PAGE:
The project was an LDRD-funded (Laboratory Directed Research and Development Program) collaboration with scientists Nick Sauter and Karen Davies from Berkeley Lab’s Molecular Biophysics and Integrated Bioimaging (MBIB) division. The team used the Cori supercomputer at the National Energy Research Scientific Computing Center (NERSC) at Berkeley Lab to test their methods and further refine the pipeline approach.

“There are a bunch of existing machine learning algorithms out there already, mostly related to medical imaging, but when you try to apply them to cryo-ET they just don’t work, mostly because of the low signal-to-noise ratio,” said Talita Perciano, a research scientist in Berkeley Lab’s Scientific Data Division and another paper co-author. “Recently there’s been a lot of development in using convolutional neural networks (CNNs) to solve these sorts of image segmentation problems, so we looked at those studies and tried them out and found we could get pretty good segmentation, but not perfect. So we knew we had to incorporate other machine learning methods as well.”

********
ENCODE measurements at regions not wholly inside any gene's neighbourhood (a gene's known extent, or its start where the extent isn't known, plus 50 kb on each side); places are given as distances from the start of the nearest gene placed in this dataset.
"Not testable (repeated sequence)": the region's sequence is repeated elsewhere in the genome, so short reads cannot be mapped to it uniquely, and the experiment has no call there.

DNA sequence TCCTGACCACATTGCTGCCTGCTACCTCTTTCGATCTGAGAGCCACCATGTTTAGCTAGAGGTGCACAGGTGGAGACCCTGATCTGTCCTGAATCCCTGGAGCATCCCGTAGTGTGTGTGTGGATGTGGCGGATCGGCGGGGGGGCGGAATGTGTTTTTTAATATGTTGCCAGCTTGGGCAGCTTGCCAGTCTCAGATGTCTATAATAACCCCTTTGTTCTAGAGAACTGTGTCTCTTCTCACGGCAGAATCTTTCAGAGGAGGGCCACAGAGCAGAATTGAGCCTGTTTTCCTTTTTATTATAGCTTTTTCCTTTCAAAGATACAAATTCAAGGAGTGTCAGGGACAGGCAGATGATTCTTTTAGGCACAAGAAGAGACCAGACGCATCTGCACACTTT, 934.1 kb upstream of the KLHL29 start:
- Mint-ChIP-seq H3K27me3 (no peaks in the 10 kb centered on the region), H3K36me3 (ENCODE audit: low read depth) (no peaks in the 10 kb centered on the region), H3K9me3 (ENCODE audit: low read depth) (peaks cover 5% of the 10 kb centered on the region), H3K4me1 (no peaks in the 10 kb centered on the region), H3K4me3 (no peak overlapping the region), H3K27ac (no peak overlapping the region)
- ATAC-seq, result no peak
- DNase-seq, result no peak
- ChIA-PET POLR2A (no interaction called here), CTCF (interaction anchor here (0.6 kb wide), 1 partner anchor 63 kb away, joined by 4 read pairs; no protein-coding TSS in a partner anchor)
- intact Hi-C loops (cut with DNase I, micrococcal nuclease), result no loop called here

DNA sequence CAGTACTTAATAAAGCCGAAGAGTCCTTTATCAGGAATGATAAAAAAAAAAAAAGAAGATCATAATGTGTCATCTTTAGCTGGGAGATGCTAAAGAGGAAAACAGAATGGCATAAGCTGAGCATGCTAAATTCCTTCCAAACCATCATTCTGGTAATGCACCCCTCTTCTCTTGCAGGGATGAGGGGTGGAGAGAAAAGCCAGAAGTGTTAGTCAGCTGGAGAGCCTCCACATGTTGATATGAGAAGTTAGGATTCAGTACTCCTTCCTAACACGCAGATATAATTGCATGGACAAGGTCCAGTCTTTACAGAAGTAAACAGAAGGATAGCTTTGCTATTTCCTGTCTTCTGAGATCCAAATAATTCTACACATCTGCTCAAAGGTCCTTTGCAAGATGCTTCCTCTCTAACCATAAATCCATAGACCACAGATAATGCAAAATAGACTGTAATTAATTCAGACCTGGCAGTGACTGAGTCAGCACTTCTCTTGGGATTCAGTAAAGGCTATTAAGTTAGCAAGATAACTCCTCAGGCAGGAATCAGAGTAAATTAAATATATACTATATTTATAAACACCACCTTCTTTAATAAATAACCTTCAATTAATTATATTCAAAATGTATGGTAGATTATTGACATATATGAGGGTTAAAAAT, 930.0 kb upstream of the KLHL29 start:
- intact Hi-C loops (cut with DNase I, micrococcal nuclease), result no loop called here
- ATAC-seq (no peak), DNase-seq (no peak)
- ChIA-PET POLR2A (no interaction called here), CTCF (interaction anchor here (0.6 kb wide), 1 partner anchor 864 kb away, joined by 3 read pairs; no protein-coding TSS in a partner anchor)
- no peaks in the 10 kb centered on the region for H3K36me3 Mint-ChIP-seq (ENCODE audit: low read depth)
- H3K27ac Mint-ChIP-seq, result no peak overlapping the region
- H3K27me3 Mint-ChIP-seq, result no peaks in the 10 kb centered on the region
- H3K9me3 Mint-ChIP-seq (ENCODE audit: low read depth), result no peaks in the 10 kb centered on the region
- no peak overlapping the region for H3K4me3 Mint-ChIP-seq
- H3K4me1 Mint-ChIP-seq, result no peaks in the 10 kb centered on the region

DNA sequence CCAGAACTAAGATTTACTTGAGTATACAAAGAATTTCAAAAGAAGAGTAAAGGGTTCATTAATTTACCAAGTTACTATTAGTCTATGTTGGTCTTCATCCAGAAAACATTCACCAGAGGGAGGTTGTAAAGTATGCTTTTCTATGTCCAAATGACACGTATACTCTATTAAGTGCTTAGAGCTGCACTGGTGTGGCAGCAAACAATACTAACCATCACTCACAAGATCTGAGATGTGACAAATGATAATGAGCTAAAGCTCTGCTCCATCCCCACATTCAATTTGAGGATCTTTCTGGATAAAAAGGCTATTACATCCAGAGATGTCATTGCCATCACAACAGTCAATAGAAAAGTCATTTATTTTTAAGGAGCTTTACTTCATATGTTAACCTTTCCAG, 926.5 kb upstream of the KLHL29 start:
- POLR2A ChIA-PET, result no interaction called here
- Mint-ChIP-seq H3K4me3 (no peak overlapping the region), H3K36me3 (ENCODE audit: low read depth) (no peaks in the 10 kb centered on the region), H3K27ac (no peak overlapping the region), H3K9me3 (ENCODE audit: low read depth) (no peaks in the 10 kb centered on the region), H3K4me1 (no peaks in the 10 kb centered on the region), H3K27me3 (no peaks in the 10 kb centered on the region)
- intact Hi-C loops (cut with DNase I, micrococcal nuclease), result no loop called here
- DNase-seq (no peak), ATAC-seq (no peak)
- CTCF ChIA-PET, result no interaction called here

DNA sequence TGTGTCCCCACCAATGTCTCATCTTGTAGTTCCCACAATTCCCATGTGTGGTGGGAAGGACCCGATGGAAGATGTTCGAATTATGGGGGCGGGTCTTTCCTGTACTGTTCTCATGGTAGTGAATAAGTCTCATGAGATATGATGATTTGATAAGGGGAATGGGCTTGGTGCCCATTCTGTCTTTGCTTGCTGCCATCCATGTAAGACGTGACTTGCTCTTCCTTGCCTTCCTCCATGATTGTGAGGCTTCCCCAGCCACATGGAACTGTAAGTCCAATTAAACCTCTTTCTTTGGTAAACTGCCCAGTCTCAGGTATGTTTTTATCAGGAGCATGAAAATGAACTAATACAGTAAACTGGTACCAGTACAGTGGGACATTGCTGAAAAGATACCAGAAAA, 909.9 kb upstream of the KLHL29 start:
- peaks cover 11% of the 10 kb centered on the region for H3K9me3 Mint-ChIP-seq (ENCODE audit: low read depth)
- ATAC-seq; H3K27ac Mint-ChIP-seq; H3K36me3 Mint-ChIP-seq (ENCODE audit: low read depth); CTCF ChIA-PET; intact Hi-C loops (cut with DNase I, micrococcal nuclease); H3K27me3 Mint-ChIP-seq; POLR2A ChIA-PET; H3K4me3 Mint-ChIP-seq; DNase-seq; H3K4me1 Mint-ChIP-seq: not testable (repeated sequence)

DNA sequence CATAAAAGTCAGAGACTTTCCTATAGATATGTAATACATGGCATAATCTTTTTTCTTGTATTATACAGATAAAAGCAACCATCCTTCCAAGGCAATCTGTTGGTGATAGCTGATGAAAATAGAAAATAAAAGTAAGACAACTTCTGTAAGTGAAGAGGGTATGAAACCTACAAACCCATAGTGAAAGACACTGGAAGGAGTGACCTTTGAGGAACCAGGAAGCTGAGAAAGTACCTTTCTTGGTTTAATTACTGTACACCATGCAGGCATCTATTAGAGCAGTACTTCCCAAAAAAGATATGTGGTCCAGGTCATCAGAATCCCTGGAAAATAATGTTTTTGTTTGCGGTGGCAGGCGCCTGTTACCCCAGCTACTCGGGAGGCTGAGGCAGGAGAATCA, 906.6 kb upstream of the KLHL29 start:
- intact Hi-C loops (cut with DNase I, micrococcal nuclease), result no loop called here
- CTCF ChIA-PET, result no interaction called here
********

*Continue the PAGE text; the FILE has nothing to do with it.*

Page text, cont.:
A Multi-pronged Approach

The research team knew that a human scientist can do a much better job than a computer program at segmenting and extracting membrane structures because the scientist has prior knowledge about the biological object to be segmented, so they incorporated that idea into their process via several machine learning methods:

  • They combined multiple machine learning techniques to enhance the segmentation results produced by a CNN-based procedure. They used a popular CNN-based segmentation tool, U-Net, that identifies membrane structures to match the geometric motifs used in the training data from tomogram slices.
  • They used reinforcement learning algorithms to connect multiple segmented pieces that belong to the same membrane structure.
  • They applied classification algorithms to separate different membrane structures and place fragments of the same structure into the same group.
  • They employed parametric and non-parametric fitting algorithms to produce a smooth and continuous surface representation of membranes.

“The neural networks leave gaps in certain areas, so we used reinforcement learning to sort of trace out what the contour might look like and then combined that with Gaussian process based machine learning techniques to smooth out the surface a little bit,” said Chao. “With this system in place that we’ve developed, we’re looking at going from this process taking months with real human biologists to it taking weeks, perhaps even just days.”